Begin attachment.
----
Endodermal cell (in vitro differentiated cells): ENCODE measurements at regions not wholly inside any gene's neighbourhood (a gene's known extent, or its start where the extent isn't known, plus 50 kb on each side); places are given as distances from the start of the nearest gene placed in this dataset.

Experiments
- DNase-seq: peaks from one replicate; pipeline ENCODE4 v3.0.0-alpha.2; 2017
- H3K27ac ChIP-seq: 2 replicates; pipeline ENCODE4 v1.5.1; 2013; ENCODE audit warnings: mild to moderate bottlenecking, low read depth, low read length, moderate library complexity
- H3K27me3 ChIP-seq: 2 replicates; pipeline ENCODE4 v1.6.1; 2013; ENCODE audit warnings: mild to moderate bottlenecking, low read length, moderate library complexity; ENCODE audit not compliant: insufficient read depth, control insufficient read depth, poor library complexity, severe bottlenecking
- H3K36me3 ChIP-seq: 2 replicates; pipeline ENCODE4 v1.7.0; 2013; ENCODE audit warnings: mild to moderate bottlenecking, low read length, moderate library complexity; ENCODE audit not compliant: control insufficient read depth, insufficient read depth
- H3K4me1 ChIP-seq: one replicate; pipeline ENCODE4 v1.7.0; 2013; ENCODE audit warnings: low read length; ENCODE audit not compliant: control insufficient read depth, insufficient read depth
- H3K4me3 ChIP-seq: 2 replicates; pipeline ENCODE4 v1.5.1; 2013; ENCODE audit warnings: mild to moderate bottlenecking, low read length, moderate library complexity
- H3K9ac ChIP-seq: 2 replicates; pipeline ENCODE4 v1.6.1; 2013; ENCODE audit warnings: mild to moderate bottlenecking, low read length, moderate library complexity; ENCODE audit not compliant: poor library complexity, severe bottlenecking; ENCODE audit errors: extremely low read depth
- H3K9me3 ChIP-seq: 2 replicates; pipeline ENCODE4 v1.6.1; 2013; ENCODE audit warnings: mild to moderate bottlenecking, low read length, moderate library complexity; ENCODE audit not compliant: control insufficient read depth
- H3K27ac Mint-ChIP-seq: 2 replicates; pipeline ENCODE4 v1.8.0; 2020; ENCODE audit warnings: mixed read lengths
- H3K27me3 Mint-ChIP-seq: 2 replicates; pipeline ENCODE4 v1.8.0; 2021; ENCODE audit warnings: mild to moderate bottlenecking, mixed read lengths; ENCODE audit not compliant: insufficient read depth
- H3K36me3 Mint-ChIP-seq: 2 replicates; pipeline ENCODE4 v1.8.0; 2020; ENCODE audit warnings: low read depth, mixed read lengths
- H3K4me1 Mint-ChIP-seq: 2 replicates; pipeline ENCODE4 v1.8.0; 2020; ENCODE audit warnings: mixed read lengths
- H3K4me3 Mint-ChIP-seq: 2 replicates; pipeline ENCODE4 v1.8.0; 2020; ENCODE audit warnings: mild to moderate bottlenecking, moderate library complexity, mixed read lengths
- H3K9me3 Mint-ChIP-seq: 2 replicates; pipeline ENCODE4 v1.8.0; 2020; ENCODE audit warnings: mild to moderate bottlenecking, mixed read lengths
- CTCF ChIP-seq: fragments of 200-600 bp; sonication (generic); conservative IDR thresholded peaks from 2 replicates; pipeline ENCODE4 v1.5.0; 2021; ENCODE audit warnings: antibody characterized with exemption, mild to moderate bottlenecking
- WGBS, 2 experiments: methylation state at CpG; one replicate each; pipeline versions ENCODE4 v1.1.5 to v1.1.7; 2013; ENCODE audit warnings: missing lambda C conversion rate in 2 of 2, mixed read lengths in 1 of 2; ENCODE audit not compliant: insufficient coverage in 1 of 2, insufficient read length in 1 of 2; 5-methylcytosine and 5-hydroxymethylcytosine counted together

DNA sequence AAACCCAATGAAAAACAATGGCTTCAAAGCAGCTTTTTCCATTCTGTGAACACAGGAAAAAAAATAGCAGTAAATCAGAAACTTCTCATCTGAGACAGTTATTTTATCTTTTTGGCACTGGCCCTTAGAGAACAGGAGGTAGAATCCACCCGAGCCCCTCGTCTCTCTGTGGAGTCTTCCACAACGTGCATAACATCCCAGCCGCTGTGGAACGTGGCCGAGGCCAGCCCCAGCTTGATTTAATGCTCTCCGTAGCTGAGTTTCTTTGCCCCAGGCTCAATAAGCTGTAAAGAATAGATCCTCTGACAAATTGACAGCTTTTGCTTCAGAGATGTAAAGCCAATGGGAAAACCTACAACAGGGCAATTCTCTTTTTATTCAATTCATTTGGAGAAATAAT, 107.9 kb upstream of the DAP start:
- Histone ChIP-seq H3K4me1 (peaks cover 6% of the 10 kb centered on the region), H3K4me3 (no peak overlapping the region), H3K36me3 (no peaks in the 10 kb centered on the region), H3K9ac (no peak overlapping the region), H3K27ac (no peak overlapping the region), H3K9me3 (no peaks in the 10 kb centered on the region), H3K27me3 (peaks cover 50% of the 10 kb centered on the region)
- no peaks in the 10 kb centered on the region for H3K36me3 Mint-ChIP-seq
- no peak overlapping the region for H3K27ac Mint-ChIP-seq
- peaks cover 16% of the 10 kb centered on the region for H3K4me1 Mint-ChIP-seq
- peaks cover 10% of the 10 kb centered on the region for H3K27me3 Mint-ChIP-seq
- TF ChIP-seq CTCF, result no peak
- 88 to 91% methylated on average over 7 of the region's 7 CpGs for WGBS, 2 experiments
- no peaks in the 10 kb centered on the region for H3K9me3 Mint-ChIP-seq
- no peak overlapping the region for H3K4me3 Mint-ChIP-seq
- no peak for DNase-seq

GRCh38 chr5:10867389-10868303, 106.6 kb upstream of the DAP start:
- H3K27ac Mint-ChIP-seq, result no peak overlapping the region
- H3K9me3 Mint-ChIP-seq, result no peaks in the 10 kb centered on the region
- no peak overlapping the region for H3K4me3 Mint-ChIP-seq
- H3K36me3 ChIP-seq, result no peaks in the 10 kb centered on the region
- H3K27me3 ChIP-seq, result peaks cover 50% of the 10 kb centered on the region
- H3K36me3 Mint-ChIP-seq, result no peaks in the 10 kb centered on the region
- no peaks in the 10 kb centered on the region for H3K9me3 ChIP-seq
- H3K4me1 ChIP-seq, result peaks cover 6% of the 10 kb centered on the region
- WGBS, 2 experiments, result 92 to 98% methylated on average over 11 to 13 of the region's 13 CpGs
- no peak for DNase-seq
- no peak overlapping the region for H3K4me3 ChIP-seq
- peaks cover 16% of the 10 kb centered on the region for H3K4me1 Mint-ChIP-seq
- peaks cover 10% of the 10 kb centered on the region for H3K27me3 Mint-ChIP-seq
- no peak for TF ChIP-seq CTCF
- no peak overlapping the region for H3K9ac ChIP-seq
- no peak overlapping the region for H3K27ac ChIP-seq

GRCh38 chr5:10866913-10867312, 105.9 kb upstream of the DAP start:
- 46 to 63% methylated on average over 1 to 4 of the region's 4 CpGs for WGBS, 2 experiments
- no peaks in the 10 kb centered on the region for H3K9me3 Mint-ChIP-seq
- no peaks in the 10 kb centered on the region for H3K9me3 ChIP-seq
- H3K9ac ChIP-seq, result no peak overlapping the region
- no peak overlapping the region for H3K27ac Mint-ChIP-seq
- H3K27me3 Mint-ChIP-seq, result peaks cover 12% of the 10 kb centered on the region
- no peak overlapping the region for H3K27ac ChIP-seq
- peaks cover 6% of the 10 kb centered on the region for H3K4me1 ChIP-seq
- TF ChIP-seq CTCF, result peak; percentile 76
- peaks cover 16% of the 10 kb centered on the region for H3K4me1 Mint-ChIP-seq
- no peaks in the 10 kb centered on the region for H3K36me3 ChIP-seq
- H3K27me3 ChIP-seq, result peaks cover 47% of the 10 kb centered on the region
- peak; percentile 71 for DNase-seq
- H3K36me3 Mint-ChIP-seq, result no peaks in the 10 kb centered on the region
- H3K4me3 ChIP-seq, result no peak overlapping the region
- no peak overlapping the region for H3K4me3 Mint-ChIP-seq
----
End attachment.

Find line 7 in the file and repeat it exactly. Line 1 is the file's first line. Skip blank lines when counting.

- H3K4me1 ChIP-seq: one replicate; pipeline ENCODE4 v1.7.0; 2013; ENCODE audit warnings: low read length; ENCODE audit not compliant: control insufficient read depth, insufficient read depth